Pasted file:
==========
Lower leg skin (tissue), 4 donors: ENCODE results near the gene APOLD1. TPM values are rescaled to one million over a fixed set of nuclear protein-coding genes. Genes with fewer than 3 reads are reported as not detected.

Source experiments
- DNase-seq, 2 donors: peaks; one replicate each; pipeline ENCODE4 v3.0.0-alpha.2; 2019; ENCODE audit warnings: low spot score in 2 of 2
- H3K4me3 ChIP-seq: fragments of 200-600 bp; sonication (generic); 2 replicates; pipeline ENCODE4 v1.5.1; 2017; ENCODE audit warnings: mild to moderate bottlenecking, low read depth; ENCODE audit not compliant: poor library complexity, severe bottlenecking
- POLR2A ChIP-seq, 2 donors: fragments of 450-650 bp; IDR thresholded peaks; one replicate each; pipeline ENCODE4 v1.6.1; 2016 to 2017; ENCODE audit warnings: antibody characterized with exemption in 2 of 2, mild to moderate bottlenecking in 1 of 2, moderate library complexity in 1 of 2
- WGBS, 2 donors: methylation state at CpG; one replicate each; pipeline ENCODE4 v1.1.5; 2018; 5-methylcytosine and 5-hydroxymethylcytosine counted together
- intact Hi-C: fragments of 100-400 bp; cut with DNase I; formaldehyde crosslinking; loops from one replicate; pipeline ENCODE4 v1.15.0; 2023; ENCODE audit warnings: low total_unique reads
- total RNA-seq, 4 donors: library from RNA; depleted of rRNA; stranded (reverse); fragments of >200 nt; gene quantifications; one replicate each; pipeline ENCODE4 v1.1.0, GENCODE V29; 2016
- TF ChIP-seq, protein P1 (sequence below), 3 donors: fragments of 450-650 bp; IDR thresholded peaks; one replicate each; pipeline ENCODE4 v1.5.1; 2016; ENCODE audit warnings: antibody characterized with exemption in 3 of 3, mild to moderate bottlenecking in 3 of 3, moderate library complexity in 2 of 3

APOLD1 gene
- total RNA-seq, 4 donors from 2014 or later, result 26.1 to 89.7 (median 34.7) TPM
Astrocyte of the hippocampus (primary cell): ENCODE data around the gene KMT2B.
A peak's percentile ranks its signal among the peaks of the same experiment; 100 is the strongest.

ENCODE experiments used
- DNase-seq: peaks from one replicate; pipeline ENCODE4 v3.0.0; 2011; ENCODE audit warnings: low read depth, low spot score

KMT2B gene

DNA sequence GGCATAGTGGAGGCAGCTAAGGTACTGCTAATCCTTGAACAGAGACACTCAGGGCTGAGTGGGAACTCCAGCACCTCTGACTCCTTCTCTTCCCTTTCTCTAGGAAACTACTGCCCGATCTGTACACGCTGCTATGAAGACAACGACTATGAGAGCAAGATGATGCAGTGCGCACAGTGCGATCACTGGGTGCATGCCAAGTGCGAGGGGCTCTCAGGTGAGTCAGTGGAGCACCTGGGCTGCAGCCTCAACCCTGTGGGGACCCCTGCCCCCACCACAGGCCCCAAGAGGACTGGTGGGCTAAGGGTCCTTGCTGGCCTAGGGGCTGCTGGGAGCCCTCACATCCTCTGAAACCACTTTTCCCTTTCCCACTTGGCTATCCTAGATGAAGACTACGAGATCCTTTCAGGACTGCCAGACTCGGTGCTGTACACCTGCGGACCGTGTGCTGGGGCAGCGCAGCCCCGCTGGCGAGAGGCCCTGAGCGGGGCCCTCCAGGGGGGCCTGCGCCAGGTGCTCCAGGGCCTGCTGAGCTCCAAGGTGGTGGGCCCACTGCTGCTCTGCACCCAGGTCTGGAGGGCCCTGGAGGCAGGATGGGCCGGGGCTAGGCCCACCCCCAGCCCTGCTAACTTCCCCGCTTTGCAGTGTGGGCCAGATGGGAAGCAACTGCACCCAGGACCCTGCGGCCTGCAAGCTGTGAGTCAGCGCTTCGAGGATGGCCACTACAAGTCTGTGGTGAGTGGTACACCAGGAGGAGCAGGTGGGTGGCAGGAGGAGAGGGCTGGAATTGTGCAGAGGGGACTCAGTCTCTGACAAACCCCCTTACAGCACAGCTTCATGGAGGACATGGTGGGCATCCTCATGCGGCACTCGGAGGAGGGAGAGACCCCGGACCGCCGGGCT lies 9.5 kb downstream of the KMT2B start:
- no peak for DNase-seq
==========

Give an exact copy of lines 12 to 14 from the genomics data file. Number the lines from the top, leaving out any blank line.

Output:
Astrocyte of the hippocampus (primary cell): ENCODE data around the gene KMT2B.
A peak's percentile ranks its signal among the peaks of the same experiment; 100 is the strongest.

ENCODE experiments used